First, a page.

(No, Celtics fans, Jayson Tatum is not on the list. He’s got skills as a scorer and will be solid, but in a limited role this season on a team that will win 50+ games and wants to challenge Cleveland. He’s not getting the same minutes, or the same make-mistakes-and-we-leave-you-in opportunities as these other players.)

1) Ben Simmons, Philadelphia 76ers. He sat out last season due to injury, but like Blake Griffin he qualifies to win the award this season — and he should be the favorite. He is a 6’10” point forward who will have the ball in his hands and has shown through the preseason that he is a gifted passer who with his height can see and make dishes others can’t. Plus, he’s got shooters like J.J. Redick around him now to open things up and collect him dimes. If he (and Joel Embiid) can stay healthy and the Sixers start to look like a playoff team in the East with Simmons racking up 7ish assists a night, Simmons could be hard to beat. Will he put up much in terms of scoring numbers, however?

2) Lonzo Ball, Los Angeles Lakers. His ROY case will be as much about culture change as raw numbers — the Lonzo Ball effect is real. He pushes the ball ahead and finds the open man, and the result is the rest of the players — bigs in particular — run the floor, and everybody starts to share the rock. If Ball can help change the Lakers into the kind of team Luke Walton dreamed about, he will get serious ROY consideration. He will put up assist numbers, but will he score enough to keep defenses honest (and have the numbers to win the award)?

3) Dennis Smith Jr., Dallas Mavericks. He slid down the draft board last June, then came out in July at Summer League and blew everyone away with his explosiveness. He’s going to put up scoring numbers as a shoot-first point guard with the ball in his hands in Dallas — they think he can be special and he’s going to get a lot of rope. His efficiency will be an issue, he has to improve there. Dallas has other talented scorers — Dirk Nowitzki, Harrison Barnes — that Smith has to develop some chemistry with, Smith has to show he can be a floor general, too. Still, he will have a very legitimate shot at ROY.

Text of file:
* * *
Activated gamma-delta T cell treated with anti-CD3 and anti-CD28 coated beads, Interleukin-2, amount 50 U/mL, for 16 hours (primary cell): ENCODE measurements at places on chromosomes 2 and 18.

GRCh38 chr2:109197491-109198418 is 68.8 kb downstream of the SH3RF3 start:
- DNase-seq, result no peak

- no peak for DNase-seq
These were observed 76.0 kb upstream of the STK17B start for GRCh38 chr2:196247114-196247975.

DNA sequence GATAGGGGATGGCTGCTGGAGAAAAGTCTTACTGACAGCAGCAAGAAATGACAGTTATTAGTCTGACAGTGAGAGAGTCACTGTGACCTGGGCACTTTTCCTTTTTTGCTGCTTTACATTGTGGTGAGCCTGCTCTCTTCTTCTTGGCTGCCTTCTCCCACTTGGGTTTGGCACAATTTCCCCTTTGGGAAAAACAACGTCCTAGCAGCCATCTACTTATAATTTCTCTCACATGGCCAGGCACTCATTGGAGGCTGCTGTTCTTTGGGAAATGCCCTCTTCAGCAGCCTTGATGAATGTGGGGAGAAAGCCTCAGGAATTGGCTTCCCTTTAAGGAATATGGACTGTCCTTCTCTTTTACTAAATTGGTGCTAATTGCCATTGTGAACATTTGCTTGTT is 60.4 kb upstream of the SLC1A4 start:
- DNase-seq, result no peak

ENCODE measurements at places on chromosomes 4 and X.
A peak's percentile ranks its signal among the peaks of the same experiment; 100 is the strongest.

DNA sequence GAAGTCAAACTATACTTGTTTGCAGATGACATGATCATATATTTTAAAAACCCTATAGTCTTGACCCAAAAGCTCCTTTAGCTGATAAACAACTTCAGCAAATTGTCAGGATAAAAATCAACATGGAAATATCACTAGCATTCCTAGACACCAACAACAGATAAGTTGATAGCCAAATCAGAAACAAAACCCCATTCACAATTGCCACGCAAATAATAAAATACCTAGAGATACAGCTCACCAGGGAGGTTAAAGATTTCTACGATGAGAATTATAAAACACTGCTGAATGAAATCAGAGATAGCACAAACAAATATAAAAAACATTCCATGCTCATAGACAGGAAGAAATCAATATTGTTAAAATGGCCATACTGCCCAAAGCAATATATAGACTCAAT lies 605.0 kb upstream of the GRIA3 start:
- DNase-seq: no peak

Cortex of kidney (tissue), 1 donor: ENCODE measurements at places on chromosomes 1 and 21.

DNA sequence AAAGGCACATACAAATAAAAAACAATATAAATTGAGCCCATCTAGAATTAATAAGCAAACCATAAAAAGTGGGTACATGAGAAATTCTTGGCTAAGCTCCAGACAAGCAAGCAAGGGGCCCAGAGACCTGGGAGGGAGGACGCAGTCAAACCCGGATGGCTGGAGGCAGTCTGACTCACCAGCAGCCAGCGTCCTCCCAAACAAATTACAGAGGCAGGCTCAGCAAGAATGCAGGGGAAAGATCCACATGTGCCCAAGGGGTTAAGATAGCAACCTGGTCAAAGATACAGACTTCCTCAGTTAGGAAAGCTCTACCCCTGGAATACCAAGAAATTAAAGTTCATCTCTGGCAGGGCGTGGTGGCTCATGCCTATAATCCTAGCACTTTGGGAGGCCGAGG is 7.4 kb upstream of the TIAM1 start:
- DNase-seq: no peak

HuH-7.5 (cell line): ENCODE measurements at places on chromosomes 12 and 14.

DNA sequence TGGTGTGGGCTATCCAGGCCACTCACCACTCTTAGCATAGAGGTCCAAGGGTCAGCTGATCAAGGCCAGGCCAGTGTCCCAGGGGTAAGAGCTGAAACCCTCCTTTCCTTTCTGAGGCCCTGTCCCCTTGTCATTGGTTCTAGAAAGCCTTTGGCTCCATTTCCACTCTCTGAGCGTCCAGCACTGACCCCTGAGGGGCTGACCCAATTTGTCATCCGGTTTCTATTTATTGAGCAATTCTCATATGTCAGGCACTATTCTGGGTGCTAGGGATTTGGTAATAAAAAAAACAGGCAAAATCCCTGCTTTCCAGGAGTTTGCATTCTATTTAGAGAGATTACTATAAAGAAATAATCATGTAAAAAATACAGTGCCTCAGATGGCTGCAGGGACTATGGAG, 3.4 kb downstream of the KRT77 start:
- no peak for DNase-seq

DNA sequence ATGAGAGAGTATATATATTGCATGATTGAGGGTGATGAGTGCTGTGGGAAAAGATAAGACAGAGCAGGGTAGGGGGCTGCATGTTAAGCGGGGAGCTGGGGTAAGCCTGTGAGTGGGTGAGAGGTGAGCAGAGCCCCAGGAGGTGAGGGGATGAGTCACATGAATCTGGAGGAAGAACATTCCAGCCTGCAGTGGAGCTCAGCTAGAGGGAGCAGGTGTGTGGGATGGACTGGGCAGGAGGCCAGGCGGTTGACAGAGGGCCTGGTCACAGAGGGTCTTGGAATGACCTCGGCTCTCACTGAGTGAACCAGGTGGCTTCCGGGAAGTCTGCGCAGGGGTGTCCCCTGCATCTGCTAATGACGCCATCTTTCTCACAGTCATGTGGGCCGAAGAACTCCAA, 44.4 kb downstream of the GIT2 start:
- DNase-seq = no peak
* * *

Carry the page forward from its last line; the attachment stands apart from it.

4) Markelle Fultz, Philadelphia 76ers. The No. 1 pick with the all-around game is going to be playing off the ball more for the Sixers — Simmons will often have the rock — but he’s going to get a lot of run and opportunity. It’s a little concerning that he is shooting less than 30 percent in the preseason, he’s going to have to figure out how to fit his game into the NBA, but he’s got all the tools to do it. Just give him time, watch him improve as the season wears on.

5) Josh Jackson, Phoenix Suns. Incredibly athletic (and the guy NBA GMs picked to be the best in this class in five years), he will run on the wing next to Devin Booker, with Eric Bledsoe feeding them (for now) and he should be able to get some buckets basked on that. Part of Jackson’s case is that he should be the best defender of this rookie group and the Suns will test him on that end. Another player who is going to get a lot of minutes and a lot of chances.